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The Liberal Government's New Proposal

Blog posts reflect the views of their authors.

 

Quickly translated from the great post by Simon Tremblay-Pépin of IRIS here.

So the Charest government has made a new proposal to end the crisis.

Costed-out proposals

First, the government proposes the tuition fee increase be spread out over 7 years, as opposed to 5. This increase includes indexation to the rate of inflation during the two extra years; the increase therefore goes from $1,625 to $1,779. Economist Gérald Fillion explains this well on his blog.

The government also proposes offering $39 million more in bursaries, available to households earning less than $45,000 per year. The government says this increase in bursaries will cost nothing to taxpayers, as it will be funded through the existing tuition fee tax credit. The tax credit costs the government $140 million; so it will be reduced by nearly 30 per cent.

There's no doubt that bursaries are more interesting than tax credits (bursaries are immediate, whereas tax credits come after expenses). At the same time, we cannot consider these bursaries as having a completely 'new' impact on accessibility to higher education. In fact, families that have decided, “I will pay for my child's studies because I'll have access to a tax credit,” will now find that argument less convincing. This reduces - although doesn't eliminate - the impact of these new bursaries.

Moreover, on April 5, the Minister of Education announced an increase in loans that would be financed through existing funding to universities – funding which the schools would need to compensate for by seeking out more donations. Therefore, with these new proposals (like the previous ones) the government puts no new money on the table, it proceeds only to make a few accounting operations - some of them slightly advantageous - by moving funds around.

Non-costed measures

Two elements that the government did not focus upon as much in its 'overall solution' (because they were already presented on April 5) are in reality important steps backward. This includes measures the government wanted to put in place well before the student strike. In 2005, then-education minister Pierre Reid sought, without success, to install a Proportional Repayment Program (PRP). PRP is an essential element to all neo-liberal education system reforms. Because repayment adapts to students' revenues, they are encouraged to accumulate more debt, and to even allow fee increases to pass, since they have no visible impact on their current revenue. PRP therefore leads student debt to grow and allows tuition fee increases ad infinitum. This has been seen in England ,which has gone through successive fee increases since PRP was put in place. PRP is a passport to debt, and we have difficulty seeing how it can be part of any “solution.” On the contrary, it accentuates the problem.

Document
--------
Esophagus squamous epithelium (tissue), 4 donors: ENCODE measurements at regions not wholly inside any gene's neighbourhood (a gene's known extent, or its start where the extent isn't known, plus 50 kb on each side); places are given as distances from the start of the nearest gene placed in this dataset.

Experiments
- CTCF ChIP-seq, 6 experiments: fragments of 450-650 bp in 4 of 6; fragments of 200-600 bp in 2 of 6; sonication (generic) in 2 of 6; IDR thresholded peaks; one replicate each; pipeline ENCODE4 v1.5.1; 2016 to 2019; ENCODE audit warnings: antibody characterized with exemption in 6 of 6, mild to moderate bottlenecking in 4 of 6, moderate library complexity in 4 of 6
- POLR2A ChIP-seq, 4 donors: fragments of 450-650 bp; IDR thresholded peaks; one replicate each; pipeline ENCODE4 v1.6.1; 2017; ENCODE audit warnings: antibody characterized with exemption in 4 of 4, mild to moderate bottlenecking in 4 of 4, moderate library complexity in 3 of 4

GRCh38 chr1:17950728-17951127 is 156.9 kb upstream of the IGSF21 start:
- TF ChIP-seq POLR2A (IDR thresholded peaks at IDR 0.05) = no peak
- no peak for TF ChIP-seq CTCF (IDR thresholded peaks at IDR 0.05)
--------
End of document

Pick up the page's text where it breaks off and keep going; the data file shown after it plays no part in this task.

As we have already written, the establishment of a Quebec University Oversight Commission (QUOC) has been proposed by the Liberal government since at least 2009. This body would replicate the evaluation and “quality assurance” mechanisms already seen in Europe, where university performance determines each establishments financing for both teaching and research. These new governance measures and a systematic evaluation program means an increase in the surveillance and control of professors under the pretext of “good management.” In reality, it serves to create a new, external expert body which would submit universities to new norms of “quality” and of “pertinence” determined largely by market-based concepts of the university. This not only comes from the neoliberal school, but also serves to add another level of bureaucracy to the university system.

Tuition fee increases, governance reform and the instalment of evaluation mechanisms are the three pillars of the Bologne Process, which oversaw the privatization of the mandate of European universities. We now see the same mechanisms appearing in Quebec.

In the end, on one side, we have accounting changes where no new money is added by the Ministry of Education. On the other, we have proposals that were already in the government's sights before all this began. Astonishingly, it is all presented as the result of compromise and negotiation.  


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